And then, the virus hit the Big Apple.
While Nanny’s funeral is being planned, everything else in NYC is being cancelled.
Music events. Live theater. Weddings. Bar Mitzvahs. The numbers keep going up higher, the infection keeps spreading, gatherings of people in large groups are being re-scheduled, dropped from calendars, postponed.
But what about funerals?
Loved ones need to be mourned. Need to be buried. Family and friends need the comfort of each other, hugs and kisses, laughter and tears shared as we grieve together. That human connection has always been imporatant when people say goodbye to a loved one. It’s part of our humanity. But that humanity is at odds with fear today. Our need to comfort and be comforted is in conflict with our need for self-preservation and survival.
Nanny picked a heck of a time to pass away.
And to be buried in New York.
New York is a hotbed for coronavirus infections right now. The number of dead are just starting to rise. Hotels ands restaurants are still open, but over the last few days Broadway has shut down completely. There’s not enough medical equipment – ventilators and masks – for the medical personnel and the hospitals are filling up too quickly. There is fear everywhere you look, increasing by the hour.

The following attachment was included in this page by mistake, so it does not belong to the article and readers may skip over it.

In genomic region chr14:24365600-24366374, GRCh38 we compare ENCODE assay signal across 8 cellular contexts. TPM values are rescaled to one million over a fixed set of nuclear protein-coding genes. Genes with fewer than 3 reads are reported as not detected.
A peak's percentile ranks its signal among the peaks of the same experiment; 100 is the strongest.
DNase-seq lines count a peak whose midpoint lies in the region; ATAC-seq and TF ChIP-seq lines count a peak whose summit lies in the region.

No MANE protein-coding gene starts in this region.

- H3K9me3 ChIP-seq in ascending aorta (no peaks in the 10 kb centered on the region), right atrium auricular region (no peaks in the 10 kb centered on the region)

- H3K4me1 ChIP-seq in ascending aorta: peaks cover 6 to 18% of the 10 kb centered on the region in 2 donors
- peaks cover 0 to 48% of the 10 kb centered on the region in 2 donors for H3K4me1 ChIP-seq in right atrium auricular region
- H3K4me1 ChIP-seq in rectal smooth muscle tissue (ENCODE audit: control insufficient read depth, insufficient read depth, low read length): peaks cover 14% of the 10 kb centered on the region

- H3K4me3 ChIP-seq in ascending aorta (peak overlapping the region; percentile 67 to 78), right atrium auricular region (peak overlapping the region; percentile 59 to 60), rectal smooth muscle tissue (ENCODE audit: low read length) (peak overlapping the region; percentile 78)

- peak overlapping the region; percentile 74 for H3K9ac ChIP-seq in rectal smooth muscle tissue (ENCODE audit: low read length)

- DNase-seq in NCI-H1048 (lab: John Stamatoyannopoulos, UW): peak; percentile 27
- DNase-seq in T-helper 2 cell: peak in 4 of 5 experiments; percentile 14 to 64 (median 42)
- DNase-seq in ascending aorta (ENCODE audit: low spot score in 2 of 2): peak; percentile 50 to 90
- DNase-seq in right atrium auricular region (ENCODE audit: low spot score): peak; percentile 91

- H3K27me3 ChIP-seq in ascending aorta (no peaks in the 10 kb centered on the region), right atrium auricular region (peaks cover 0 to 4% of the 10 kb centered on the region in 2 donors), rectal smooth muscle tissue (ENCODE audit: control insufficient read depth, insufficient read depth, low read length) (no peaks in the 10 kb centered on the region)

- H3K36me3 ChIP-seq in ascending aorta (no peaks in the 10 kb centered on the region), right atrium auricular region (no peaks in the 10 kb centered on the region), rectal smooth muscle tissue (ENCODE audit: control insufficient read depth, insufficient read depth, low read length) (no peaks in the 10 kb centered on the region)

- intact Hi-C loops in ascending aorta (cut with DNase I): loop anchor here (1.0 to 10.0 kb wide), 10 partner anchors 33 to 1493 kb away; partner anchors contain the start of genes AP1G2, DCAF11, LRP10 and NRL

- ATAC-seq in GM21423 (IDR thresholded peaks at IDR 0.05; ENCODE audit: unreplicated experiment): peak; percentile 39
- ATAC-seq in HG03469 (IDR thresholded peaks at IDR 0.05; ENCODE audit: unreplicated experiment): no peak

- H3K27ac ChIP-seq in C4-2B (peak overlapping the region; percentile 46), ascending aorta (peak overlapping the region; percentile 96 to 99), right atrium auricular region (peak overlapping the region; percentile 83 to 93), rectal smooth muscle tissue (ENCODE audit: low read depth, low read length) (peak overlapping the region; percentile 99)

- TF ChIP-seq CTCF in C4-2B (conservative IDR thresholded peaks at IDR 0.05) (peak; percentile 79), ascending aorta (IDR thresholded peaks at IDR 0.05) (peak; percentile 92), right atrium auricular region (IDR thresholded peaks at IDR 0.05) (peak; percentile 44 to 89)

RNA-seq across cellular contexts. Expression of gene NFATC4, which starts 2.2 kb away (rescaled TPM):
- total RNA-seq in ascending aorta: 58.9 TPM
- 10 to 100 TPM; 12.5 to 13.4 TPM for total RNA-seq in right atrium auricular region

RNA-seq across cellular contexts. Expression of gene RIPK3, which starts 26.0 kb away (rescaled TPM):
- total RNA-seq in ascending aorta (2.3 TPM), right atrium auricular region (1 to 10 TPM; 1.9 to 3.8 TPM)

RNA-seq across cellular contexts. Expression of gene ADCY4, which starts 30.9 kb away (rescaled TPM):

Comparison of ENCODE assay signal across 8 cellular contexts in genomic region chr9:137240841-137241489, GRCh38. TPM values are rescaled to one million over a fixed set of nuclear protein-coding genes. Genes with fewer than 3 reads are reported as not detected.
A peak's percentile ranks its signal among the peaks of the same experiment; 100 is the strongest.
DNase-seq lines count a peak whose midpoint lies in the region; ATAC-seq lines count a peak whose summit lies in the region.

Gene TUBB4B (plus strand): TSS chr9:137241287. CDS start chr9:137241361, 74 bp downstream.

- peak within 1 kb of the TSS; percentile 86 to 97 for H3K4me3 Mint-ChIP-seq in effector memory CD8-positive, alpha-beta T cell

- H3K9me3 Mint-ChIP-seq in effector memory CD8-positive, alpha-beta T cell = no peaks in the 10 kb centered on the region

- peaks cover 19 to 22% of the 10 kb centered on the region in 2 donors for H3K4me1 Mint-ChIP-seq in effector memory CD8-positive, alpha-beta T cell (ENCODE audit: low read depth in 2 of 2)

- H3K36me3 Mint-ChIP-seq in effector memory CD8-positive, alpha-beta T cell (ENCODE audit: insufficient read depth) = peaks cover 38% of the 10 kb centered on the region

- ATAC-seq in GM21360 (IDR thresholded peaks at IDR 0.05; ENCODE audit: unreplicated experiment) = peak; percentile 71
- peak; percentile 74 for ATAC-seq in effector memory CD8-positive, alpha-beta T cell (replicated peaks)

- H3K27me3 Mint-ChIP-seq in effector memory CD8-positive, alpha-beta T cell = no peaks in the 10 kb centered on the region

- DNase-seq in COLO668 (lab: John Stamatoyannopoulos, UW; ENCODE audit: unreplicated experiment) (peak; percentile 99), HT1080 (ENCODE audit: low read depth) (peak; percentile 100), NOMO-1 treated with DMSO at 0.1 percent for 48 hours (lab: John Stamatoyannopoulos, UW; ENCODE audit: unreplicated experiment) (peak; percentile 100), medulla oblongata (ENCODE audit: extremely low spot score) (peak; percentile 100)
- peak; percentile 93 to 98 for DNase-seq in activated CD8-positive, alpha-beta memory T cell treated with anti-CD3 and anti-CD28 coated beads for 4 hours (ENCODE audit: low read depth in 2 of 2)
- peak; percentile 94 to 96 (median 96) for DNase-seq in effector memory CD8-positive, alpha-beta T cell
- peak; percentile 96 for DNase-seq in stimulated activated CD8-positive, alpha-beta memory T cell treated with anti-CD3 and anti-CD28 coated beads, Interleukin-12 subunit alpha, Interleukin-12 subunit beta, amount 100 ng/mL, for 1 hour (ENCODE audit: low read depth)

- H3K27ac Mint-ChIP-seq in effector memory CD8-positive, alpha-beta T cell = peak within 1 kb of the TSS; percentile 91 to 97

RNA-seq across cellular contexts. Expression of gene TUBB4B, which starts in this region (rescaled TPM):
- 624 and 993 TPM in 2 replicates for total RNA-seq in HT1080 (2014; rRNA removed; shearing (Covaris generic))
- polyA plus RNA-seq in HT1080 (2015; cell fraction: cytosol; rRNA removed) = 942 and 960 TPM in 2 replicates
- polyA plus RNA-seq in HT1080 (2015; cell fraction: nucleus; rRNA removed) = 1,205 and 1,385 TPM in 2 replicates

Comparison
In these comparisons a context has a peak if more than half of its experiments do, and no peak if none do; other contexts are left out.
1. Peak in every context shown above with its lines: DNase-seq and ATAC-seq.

The family talks about how to handle the funeral, but the plans have been made in advance, and no one seems to want to admit that this is not the best time to travel to New York City. We try to find some levity to all of this – searching for something amusing to get our mind off the big question: whether to go to NYC or not. We say that his is so appropriate for Nanny – many times whenever she travelled there were problems: a military coup in Panama, a typhoon in Southeast Asia while she sat in an airplane on the tarmac waiting to take off, traveling to China when the students were rioting in Tiannamen Square. And now, a pandemic in her own hometown of NYC.
We watch Cuomo on television, and tune into the news 24/7 to see if it’s safe to travel. Flights are being shut down internationally, but domestic flights still are available. Should we book? Do we even have a choice? What if they quarantine in NYC? What if everything goes on lockdown? Each day we seem to be creeping perilously closer to the edge of the cliff. And frankly, it’s terrifying.